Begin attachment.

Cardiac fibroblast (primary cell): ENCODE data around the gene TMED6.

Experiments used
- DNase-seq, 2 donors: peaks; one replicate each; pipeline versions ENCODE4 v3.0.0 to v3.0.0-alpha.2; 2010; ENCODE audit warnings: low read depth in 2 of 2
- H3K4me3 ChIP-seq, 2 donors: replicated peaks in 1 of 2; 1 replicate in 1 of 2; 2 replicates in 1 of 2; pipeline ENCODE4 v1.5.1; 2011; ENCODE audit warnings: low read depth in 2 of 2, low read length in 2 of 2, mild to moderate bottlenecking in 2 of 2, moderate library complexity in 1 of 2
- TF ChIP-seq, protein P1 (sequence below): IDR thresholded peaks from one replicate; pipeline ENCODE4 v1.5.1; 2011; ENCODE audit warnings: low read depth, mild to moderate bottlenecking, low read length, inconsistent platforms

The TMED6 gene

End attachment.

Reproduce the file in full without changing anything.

Cardiac fibroblast (primary cell): ENCODE data around the gene TMED6.

Experiments used
- DNase-seq, 2 donors: peaks; one replicate each; pipeline versions ENCODE4 v3.0.0 to v3.0.0-alpha.2; 2010; ENCODE audit warnings: low read depth in 2 of 2
- H3K4me3 ChIP-seq, 2 donors: replicated peaks in 1 of 2; 1 replicate in 1 of 2; 2 replicates in 1 of 2; pipeline ENCODE4 v1.5.1; 2011; ENCODE audit warnings: low read depth in 2 of 2, low read length in 2 of 2, mild to moderate bottlenecking in 2 of 2, moderate library complexity in 1 of 2
- TF ChIP-seq, protein P1 (sequence below): IDR thresholded peaks from one replicate; pipeline ENCODE4 v1.5.1; 2011; ENCODE audit warnings: low read depth, mild to moderate bottlenecking, low read length, inconsistent platforms

The TMED6 gene